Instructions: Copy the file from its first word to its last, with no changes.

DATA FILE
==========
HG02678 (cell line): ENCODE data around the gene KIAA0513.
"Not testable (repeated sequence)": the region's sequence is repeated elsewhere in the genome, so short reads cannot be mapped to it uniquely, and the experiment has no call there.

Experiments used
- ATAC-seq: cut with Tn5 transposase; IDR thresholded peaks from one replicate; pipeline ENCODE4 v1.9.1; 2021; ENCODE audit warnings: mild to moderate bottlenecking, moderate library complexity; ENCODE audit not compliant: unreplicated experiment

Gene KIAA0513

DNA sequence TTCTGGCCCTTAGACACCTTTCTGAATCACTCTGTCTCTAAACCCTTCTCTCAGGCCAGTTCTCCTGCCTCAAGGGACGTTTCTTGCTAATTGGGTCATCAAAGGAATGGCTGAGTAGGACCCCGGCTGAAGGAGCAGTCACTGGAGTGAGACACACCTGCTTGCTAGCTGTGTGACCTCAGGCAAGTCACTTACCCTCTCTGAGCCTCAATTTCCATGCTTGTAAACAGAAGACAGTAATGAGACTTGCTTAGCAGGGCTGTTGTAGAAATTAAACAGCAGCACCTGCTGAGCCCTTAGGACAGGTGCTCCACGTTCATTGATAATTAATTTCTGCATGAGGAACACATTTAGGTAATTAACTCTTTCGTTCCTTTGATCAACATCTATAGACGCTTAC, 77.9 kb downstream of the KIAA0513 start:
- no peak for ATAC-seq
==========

HG02678 (cell line): ENCODE data around the gene KIAA0513.
"Not testable (repeated sequence)": the region's sequence is repeated elsewhere in the genome, so short reads cannot be mapped to it uniquely, and the experiment has no call there.

Experiments used
- ATAC-seq: cut with Tn5 transposase; IDR thresholded peaks from one replicate; pipeline ENCODE4 v1.9.1; 2021; ENCODE audit warnings: mild to moderate bottlenecking, moderate library complexity; ENCODE audit not compliant: unreplicated experiment

Gene KIAA0513

DNA sequence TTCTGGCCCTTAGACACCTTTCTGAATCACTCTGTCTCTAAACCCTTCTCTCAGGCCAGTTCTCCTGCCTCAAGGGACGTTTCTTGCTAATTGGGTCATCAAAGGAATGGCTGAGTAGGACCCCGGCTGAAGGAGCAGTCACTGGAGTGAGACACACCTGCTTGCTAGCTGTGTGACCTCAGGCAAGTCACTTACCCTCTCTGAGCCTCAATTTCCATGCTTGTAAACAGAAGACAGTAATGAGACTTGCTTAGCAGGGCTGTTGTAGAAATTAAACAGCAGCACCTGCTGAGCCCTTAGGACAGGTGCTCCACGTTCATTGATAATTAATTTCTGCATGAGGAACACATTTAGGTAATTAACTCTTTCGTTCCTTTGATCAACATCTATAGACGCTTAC, 77.9 kb downstream of the KIAA0513 start:
- no peak for ATAC-seq